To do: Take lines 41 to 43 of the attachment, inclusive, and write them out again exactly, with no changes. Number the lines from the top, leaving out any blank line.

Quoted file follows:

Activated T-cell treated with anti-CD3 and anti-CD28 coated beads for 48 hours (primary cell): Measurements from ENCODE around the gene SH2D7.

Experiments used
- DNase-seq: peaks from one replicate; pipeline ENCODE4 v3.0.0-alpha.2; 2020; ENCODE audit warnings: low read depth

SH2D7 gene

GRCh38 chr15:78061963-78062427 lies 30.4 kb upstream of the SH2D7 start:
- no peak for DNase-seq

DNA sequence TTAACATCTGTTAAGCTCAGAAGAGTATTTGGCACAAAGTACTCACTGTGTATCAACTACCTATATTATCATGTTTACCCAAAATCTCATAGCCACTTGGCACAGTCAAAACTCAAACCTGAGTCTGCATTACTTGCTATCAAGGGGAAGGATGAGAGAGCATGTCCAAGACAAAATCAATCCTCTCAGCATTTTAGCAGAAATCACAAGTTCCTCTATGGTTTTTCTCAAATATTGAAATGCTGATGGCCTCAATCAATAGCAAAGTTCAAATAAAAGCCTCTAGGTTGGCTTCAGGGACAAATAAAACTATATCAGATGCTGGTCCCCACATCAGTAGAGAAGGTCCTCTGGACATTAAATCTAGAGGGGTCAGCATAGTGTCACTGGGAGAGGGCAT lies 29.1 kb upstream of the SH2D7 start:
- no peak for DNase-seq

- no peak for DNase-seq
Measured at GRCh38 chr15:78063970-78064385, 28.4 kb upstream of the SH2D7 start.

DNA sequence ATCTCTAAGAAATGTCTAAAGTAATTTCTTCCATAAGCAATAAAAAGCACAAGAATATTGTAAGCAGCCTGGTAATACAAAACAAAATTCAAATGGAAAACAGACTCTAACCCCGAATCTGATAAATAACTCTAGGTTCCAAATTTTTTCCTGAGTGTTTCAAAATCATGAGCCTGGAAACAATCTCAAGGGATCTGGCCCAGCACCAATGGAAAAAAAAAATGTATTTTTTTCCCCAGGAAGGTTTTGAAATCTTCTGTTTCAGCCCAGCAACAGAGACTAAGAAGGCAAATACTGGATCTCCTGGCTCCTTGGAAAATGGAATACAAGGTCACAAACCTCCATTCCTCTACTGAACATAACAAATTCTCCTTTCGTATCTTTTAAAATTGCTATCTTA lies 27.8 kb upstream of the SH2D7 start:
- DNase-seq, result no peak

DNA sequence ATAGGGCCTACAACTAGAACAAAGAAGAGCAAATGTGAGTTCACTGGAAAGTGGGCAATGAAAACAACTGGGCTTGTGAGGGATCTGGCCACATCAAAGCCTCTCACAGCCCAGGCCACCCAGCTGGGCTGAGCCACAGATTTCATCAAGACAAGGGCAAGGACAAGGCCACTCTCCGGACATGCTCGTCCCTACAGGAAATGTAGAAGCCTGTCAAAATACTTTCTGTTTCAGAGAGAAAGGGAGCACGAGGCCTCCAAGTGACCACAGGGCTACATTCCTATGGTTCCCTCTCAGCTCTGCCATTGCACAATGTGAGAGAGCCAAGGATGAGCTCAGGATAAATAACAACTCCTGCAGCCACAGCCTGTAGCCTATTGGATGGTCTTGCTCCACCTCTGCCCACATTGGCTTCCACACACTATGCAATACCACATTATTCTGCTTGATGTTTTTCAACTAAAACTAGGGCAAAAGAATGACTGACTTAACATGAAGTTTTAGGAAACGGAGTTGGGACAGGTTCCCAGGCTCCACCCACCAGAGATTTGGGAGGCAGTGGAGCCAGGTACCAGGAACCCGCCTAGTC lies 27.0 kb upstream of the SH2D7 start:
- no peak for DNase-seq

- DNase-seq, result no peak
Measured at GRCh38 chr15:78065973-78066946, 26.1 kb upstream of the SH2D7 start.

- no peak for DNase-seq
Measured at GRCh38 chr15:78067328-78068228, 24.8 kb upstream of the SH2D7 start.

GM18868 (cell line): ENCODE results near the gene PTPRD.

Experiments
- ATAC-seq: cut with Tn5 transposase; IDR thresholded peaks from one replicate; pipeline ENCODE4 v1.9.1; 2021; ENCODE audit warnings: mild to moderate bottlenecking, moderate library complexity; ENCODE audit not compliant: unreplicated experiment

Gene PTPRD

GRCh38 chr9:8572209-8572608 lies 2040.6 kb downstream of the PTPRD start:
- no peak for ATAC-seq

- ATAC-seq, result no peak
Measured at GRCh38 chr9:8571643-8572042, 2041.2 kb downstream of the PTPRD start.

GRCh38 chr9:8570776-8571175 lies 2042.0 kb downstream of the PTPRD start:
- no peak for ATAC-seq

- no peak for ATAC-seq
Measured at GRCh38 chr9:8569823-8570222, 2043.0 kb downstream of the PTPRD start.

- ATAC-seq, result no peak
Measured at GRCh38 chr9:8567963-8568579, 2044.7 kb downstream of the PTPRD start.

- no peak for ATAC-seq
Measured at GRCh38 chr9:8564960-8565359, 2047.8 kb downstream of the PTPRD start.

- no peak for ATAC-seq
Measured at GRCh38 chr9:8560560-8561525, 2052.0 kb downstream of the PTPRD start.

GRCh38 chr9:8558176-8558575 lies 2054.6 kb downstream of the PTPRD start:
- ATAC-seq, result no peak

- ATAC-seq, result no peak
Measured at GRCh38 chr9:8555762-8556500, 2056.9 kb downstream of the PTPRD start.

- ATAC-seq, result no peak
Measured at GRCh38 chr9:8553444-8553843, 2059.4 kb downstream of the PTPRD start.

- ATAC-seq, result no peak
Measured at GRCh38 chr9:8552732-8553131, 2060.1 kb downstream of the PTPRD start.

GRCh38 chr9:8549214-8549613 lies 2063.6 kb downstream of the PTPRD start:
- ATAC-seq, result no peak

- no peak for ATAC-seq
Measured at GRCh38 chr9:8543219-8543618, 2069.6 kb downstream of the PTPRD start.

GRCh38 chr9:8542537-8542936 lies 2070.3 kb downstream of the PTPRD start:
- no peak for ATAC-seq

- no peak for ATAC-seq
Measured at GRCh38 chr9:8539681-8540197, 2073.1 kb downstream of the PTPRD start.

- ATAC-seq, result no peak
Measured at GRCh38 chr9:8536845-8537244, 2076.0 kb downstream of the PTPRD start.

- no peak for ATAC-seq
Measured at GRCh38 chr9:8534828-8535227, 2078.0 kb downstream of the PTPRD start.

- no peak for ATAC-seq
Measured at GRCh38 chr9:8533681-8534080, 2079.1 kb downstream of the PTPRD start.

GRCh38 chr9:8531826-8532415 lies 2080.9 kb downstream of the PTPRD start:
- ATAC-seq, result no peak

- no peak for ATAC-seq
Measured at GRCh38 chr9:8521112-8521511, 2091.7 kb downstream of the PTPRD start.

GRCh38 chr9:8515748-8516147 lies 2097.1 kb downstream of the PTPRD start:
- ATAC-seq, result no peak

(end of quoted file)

- ATAC-seq, result no peak
Measured at GRCh38 chr9:8553444-8553843, 2059.4 kb downstream of the PTPRD start.

- ATAC-seq, result no peak